Protect Your Family Members and Assets with Effective Estate Planning
Serving San Joaquin, Ventura, and Northern Los Angeles Counties
Attorney review INCLUDED
Attorney consultation INCLUDED
Notary Fees INCLUDED (for Trust Packages)
Our Estate Planning attorneys and staff have years of experience working with individuals and families that are looking for the peace of mind that comes with an individually-tailored plan, including:
- Living trust
- Power of attorney
- Health care directives
- Guardianship for loved ones
- Special needs trust for special needs children
- And more based on your particular requirements
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We understand the distinctive needs of business owners, independent contractors, and property owners in preparing specialized estate plans; instead of generic forms that may or may not meet your needs, we take the time to understand your specific requirements in order to prepare documents that accurately reflect your wishes.
From a simple will to a complete estate plan, our office is able to accurately assess your individual needs and create a plan that will protect your family members and assets.
Why Estate Planning?
You have lived your life making decisions. Your decisions have allowed you to accumulate property and other assets, and specific items and pursuits that are meaningful to you.
Without an estate plan in place, your wishes to continue your legacy are not legally communicated, often leaving important decisions in the hands of the legal system. This can mean a substantial emotional and financial burden on those you care about. Without your guidance, this can also result in confusion and controversy, which may take years to resolve.
Most importantly, you may lose the ability to determine how your assets are put to the best use for the benefit of your family, friends, or others such as charitable organizations.
We plan for the expected, whether a family vacation or buying a house. We plan for the unexpected with things like a ‘rainy day’ fund. We consider these events a normal part of living life.
A part of life that we often ignore, or put off until later, is planning for a future when we are no longer able to make decisions for ourselves or our families.
Though inevitable, sometimes the unexpected happens and our families are left with difficult decisions without the benefit of our experience.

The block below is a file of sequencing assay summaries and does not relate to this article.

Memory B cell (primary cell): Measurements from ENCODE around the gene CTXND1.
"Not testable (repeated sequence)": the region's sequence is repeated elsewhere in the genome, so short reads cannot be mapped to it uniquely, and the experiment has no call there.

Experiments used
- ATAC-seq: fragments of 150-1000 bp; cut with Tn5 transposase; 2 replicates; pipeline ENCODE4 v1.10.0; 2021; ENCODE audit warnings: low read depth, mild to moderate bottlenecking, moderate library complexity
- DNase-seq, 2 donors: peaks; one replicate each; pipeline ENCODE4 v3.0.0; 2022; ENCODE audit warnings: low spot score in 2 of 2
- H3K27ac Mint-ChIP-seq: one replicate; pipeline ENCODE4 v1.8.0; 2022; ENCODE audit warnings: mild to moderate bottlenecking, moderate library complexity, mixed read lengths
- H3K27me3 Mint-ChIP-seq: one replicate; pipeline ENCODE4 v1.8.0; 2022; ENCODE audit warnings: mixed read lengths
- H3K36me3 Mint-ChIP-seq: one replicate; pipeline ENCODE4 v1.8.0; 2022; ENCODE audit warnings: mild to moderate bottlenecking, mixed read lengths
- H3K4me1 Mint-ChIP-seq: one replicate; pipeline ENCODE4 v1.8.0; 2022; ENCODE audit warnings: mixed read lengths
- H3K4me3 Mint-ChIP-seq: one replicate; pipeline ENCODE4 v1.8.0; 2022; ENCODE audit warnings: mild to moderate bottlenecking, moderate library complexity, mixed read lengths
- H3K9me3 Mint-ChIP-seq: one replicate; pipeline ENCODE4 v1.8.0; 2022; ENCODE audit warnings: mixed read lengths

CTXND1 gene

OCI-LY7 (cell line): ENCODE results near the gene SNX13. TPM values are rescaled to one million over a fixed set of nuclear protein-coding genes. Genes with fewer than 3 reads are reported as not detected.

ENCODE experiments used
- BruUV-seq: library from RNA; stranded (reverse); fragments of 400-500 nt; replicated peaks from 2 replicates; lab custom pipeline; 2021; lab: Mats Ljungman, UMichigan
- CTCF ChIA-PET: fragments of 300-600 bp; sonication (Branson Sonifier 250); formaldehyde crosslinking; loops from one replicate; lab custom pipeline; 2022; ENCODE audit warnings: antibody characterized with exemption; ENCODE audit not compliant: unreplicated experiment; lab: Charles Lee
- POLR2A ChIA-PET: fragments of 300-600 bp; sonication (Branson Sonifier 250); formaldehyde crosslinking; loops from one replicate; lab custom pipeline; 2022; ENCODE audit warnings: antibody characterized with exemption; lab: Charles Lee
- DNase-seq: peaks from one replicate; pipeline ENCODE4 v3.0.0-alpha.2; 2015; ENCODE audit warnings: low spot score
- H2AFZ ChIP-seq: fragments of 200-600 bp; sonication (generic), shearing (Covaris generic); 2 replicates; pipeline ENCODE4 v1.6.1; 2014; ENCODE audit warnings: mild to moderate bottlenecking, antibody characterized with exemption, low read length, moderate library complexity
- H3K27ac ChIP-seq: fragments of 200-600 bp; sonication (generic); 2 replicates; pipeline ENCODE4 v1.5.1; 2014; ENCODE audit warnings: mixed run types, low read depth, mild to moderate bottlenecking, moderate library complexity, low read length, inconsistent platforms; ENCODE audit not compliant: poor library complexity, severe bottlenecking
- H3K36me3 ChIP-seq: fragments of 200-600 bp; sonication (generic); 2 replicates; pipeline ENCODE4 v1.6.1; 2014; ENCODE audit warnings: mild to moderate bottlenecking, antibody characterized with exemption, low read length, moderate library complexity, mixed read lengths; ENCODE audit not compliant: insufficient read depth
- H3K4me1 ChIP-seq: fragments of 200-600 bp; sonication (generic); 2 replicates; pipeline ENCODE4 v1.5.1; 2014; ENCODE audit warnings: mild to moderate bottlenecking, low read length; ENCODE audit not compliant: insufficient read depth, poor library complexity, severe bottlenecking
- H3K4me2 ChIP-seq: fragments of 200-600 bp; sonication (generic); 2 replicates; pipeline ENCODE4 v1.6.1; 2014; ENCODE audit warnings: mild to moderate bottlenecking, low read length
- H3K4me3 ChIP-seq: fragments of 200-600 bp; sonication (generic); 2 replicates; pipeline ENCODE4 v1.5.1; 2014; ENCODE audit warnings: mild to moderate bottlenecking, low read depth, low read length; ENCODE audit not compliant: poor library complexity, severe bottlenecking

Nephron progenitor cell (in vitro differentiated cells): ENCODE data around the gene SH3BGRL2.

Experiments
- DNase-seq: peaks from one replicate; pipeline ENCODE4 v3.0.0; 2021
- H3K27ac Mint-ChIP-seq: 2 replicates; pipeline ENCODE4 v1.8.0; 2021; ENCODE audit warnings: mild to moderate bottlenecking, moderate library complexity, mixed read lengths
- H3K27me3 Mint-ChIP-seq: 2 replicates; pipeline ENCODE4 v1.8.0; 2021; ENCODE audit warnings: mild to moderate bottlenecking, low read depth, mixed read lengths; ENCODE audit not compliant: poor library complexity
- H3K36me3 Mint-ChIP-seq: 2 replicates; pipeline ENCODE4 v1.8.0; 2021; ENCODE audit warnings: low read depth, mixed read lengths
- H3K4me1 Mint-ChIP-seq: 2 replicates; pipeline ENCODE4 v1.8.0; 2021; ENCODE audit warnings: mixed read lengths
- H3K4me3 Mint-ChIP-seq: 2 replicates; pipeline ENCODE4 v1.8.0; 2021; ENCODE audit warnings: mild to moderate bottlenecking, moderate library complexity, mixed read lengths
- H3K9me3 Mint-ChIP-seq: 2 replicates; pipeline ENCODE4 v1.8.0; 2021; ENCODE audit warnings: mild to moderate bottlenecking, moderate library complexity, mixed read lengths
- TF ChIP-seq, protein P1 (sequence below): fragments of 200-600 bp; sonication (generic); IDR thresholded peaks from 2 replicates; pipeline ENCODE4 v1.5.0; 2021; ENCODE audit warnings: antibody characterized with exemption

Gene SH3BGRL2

Having the right plans in place now gives your family the benefit of your knowledge and experience, and provide you with the peace of mind that your affairs will be guided by your specific directives; all to the benefit of those you care about.
Estate Planning is the process by which you establish legal documents that will control what happens to your property after you pass away. This process can also legally establish what you want to happen if you are seriously injured or incapacitated. Both wills and trusts perform the function of allowing you to arrange the distribution of your assets upon death, but they operate differently. Deciding which document to use depends on a number of factors, including your goals, assets, your age and health, and family circumstances.
We welcome you to read the following as a basic understanding of how each of these legal documents function, and are available to answer any questions you may have in order to help you choose the right document based on your specific needs and goals.
The loss of a loved one is a difficult time for any family. The ability to avoid Probate Proceedings can ease the burden on your family by significantly reducing or avoiding altogether the time and expenses associated with the transfer of assets after death.
The decision to create Estate Planning documents now can significantly reduce the burden on your family, and serve to ensure that your wishes are honored.
Many people assume that the law in California will provide guidance to distribute their property to family members. While the state has mechanisms in place to do so, a person gives up many rights if they fail to plan. Having an estate plan can help to ensure that your intentions for your assets are met, prevent disputes, reduce stress for your family at a difficult time and may serve to minimize or possibly eliminate estate taxes.